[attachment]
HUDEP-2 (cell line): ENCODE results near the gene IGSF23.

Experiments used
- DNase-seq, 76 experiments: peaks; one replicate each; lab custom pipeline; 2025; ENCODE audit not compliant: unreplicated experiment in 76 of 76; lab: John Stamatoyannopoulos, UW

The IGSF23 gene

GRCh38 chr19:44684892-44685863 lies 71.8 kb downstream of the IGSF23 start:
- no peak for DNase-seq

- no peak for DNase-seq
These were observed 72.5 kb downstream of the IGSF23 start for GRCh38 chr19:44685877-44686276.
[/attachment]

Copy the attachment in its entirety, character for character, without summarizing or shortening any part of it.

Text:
HUDEP-2 (cell line): ENCODE results near the gene IGSF23.

Experiments used
- DNase-seq, 76 experiments: peaks; one replicate each; lab custom pipeline; 2025; ENCODE audit not compliant: unreplicated experiment in 76 of 76; lab: John Stamatoyannopoulos, UW

The IGSF23 gene

GRCh38 chr19:44684892-44685863 lies 71.8 kb downstream of the IGSF23 start:
- no peak for DNase-seq

- no peak for DNase-seq
These were observed 72.5 kb downstream of the IGSF23 start for GRCh38 chr19:44685877-44686276.